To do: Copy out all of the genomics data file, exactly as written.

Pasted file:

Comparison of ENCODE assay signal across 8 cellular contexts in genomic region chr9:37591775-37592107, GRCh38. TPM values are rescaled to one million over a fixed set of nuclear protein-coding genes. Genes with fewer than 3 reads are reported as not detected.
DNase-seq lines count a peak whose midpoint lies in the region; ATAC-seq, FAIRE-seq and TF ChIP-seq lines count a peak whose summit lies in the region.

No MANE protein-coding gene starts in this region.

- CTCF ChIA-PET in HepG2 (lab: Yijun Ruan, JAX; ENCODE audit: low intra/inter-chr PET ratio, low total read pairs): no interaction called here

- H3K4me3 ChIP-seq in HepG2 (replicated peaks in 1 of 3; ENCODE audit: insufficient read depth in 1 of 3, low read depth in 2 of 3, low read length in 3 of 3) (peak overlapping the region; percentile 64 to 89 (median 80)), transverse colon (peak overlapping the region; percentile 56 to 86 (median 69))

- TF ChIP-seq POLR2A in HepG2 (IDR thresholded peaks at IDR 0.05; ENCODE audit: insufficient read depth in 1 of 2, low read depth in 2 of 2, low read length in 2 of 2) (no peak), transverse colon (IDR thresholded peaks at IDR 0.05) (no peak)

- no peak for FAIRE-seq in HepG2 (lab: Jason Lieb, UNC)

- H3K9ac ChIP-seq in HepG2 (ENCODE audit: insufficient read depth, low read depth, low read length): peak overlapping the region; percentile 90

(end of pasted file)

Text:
Comparison of ENCODE assay signal across 8 cellular contexts in genomic region chr9:37591775-37592107, GRCh38. TPM values are rescaled to one million over a fixed set of nuclear protein-coding genes. Genes with fewer than 3 reads are reported as not detected.
DNase-seq lines count a peak whose midpoint lies in the region; ATAC-seq, FAIRE-seq and TF ChIP-seq lines count a peak whose summit lies in the region.

No MANE protein-coding gene starts in this region.

- CTCF ChIA-PET in HepG2 (lab: Yijun Ruan, JAX; ENCODE audit: low intra/inter-chr PET ratio, low total read pairs): no interaction called here

- H3K4me3 ChIP-seq in HepG2 (replicated peaks in 1 of 3; ENCODE audit: insufficient read depth in 1 of 3, low read depth in 2 of 3, low read length in 3 of 3) (peak overlapping the region; percentile 64 to 89 (median 80)), transverse colon (peak overlapping the region; percentile 56 to 86 (median 69))

- TF ChIP-seq POLR2A in HepG2 (IDR thresholded peaks at IDR 0.05; ENCODE audit: insufficient read depth in 1 of 2, low read depth in 2 of 2, low read length in 2 of 2) (no peak), transverse colon (IDR thresholded peaks at IDR 0.05) (no peak)

- no peak for FAIRE-seq in HepG2 (lab: Jason Lieb, UNC)

- H3K9ac ChIP-seq in HepG2 (ENCODE audit: insufficient read depth, low read depth, low read length): peak overlapping the region; percentile 90